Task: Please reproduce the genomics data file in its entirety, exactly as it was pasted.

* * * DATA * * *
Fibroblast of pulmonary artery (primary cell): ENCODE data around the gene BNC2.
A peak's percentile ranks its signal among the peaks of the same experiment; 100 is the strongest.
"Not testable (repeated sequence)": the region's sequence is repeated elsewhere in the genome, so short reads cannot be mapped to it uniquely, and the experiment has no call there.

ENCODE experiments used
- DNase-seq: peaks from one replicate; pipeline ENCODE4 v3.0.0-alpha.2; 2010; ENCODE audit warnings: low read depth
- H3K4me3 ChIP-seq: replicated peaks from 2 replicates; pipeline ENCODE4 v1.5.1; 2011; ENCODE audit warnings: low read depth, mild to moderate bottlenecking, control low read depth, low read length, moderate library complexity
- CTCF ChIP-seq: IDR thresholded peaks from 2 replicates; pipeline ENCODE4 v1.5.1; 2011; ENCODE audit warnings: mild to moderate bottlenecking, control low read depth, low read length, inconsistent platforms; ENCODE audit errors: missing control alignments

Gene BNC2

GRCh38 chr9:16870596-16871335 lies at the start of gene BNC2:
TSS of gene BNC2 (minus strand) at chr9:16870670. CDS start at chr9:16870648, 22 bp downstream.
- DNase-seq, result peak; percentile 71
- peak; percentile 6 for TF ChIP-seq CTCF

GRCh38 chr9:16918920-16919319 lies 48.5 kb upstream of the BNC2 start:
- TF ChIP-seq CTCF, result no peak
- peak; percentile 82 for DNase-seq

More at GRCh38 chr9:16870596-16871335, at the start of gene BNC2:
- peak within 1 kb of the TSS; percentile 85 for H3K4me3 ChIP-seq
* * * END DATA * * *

Fibroblast of pulmonary artery (primary cell): ENCODE data around the gene BNC2.
A peak's percentile ranks its signal among the peaks of the same experiment; 100 is the strongest.
"Not testable (repeated sequence)": the region's sequence is repeated elsewhere in the genome, so short reads cannot be mapped to it uniquely, and the experiment has no call there.

ENCODE experiments used
- DNase-seq: peaks from one replicate; pipeline ENCODE4 v3.0.0-alpha.2; 2010; ENCODE audit warnings: low read depth
- H3K4me3 ChIP-seq: replicated peaks from 2 replicates; pipeline ENCODE4 v1.5.1; 2011; ENCODE audit warnings: low read depth, mild to moderate bottlenecking, control low read depth, low read length, moderate library complexity
- CTCF ChIP-seq: IDR thresholded peaks from 2 replicates; pipeline ENCODE4 v1.5.1; 2011; ENCODE audit warnings: mild to moderate bottlenecking, control low read depth, low read length, inconsistent platforms; ENCODE audit errors: missing control alignments

Gene BNC2

GRCh38 chr9:16870596-16871335 lies at the start of gene BNC2:
TSS of gene BNC2 (minus strand) at chr9:16870670. CDS start at chr9:16870648, 22 bp downstream.
- DNase-seq, result peak; percentile 71
- peak; percentile 6 for TF ChIP-seq CTCF

GRCh38 chr9:16918920-16919319 lies 48.5 kb upstream of the BNC2 start:
- TF ChIP-seq CTCF, result no peak
- peak; percentile 82 for DNase-seq

More at GRCh38 chr9:16870596-16871335, at the start of gene BNC2:
- peak within 1 kb of the TSS; percentile 85 for H3K4me3 ChIP-seq